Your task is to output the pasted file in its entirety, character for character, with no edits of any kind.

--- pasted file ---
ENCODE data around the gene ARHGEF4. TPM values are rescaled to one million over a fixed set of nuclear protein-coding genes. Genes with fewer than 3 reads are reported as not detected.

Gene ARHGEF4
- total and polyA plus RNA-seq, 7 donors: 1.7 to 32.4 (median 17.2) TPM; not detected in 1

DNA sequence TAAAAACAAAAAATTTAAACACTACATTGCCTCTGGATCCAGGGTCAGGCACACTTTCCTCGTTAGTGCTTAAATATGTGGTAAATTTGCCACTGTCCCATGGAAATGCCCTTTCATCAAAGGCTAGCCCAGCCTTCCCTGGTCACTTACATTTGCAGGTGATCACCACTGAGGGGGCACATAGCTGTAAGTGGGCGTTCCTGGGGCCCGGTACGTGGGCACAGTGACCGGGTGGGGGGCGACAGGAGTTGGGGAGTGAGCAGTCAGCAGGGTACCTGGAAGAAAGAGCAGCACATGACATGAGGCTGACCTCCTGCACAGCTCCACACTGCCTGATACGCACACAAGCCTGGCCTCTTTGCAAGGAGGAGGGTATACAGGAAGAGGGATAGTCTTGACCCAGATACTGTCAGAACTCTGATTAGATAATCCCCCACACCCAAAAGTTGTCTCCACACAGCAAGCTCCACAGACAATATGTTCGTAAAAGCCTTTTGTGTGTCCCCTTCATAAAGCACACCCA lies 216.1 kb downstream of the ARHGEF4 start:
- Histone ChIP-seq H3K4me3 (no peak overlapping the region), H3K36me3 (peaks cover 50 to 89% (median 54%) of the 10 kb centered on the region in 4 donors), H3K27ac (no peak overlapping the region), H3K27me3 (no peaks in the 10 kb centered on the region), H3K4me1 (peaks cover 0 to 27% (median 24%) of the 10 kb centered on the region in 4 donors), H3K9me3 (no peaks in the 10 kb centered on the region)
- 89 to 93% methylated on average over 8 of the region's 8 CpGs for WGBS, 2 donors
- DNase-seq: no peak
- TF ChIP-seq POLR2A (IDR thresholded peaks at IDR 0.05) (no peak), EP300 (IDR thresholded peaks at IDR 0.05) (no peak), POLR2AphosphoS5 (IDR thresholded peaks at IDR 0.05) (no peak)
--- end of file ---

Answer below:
ENCODE data around the gene ARHGEF4. TPM values are rescaled to one million over a fixed set of nuclear protein-coding genes. Genes with fewer than 3 reads are reported as not detected.

Gene ARHGEF4
- total and polyA plus RNA-seq, 7 donors: 1.7 to 32.4 (median 17.2) TPM; not detected in 1

DNA sequence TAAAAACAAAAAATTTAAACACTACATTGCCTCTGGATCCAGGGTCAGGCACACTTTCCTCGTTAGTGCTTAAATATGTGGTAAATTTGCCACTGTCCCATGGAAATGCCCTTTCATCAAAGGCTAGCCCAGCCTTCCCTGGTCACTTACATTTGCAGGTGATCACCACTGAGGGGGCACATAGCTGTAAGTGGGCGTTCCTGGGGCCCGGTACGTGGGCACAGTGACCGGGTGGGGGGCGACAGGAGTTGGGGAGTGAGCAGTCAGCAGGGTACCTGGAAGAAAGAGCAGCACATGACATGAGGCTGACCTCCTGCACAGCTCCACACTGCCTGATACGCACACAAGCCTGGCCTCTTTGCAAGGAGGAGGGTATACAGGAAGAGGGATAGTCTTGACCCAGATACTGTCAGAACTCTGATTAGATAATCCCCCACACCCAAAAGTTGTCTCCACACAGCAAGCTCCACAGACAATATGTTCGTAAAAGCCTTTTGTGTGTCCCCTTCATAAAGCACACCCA lies 216.1 kb downstream of the ARHGEF4 start:
- Histone ChIP-seq H3K4me3 (no peak overlapping the region), H3K36me3 (peaks cover 50 to 89% (median 54%) of the 10 kb centered on the region in 4 donors), H3K27ac (no peak overlapping the region), H3K27me3 (no peaks in the 10 kb centered on the region), H3K4me1 (peaks cover 0 to 27% (median 24%) of the 10 kb centered on the region in 4 donors), H3K9me3 (no peaks in the 10 kb centered on the region)
- 89 to 93% methylated on average over 8 of the region's 8 CpGs for WGBS, 2 donors
- DNase-seq: no peak
- TF ChIP-seq POLR2A (IDR thresholded peaks at IDR 0.05) (no peak), EP300 (IDR thresholded peaks at IDR 0.05) (no peak), POLR2AphosphoS5 (IDR thresholded peaks at IDR 0.05) (no peak)